Jaspike:
And Ireland is not a member of the United Kindgom. So there is nothing wrong with it.

Tom


User currently offlineJaspike From United Kingdom, joined Feb 2008, 1 posts, RR: 2
Reply 5, posted (13 years 4 months 3 days 21 hours ago) and read 1235 times:

My point was that it wasn't a UK Embassy- there is no such thing- it's a British Embassy. I know that Ireland is part of the UK, but not Britain. Ireland have their own Embassy (maybe...perhaps...I don't know!)

User currently offlineJaspike From United Kingdom, joined Feb 2008, 1 posts, RR: 2
Reply 6, posted (13 years 4 months 3 days 21 hours ago) and read 1232 times:

I didn't know the Japanese did this sort of thing...

Wednesday, 29 August, 2001, 10:44 GMT 11:44 UK
Japanese rocket blasts off

H-IIA facts
Ht - 53 metres (174 feet)
Wt - 285 tonnes
Cost - $71m
Payload - 4 tonnes




Launch went smoothly after several delays

Japan has successfully launched its H-IIA rocket, which is seen as vital to the future of the national space programme.
The rocket blasted off into a clear blue sky from its launch site on Tanegashima island, about 1,000km (625 miles) south of Tokyo, at 1600 (0700GMT).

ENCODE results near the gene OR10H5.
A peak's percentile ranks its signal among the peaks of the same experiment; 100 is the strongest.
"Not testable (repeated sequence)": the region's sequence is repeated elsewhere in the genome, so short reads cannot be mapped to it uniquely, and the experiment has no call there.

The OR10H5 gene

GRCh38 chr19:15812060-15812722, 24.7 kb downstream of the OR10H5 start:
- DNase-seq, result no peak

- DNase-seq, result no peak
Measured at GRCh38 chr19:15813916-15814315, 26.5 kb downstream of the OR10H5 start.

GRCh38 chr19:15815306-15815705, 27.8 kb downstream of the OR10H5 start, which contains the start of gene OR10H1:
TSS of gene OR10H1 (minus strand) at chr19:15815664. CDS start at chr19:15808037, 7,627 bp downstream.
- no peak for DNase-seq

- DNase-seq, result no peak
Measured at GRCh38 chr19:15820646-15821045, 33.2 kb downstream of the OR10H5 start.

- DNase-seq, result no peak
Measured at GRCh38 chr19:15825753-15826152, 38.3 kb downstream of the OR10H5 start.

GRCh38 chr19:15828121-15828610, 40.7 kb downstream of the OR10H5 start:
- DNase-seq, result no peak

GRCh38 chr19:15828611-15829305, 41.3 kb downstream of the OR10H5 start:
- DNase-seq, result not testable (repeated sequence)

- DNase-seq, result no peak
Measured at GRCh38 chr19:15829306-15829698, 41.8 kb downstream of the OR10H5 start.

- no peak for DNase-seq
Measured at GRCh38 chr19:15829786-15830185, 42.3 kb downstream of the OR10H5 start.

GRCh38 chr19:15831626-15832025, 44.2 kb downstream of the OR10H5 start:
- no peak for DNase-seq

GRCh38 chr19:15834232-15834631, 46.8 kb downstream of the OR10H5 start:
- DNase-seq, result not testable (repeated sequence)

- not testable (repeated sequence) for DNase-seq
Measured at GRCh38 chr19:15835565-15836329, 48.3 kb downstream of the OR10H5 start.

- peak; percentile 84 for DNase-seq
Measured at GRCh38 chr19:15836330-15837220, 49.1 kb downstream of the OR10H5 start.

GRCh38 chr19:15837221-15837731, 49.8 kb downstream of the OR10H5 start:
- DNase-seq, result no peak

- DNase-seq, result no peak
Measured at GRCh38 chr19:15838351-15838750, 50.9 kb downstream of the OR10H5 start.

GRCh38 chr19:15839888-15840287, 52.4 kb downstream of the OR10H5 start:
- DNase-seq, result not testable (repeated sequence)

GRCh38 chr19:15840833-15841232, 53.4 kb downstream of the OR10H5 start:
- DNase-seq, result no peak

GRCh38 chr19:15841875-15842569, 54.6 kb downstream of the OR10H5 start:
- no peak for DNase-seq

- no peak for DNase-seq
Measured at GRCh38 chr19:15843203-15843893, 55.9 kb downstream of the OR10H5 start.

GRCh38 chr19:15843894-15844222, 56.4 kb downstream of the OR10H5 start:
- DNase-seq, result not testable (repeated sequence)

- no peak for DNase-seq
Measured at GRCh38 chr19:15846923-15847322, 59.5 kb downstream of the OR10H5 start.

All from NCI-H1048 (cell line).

This was very much a success. We should get bonus points

Nasda spokesman Yorihiko Kikuyama
Forty minutes later, the craft deployed a test satellite, crowning a mission described by a National Space Development Agency (Nasda) spokesman as "very much a success".

The H-IIA rocket is intended to establish a Japanese presence in the commercial satellite launch market, now dominated by the United States and Europe, but it has suffered repeated technical problems.

Relieved applause

Live pictures broadcast on Japanese television showed relieved Nasda personnel break into restrained applause shortly after the launch.

Commentary described the engines and navigational systems as running smoothly as the rocket climbed towards its orbit 270 km (167 miles) above the Earth.

About half-way up and beyond the Earth's atmosphere, the heat deflecting fairing protecting the payload compartment separated from the craft, followed shortly after by the first-stage engine.

A Nasda official said the payload and second stage engine would remain in orbit for about a year until they burned up on re-entering the atmosphere.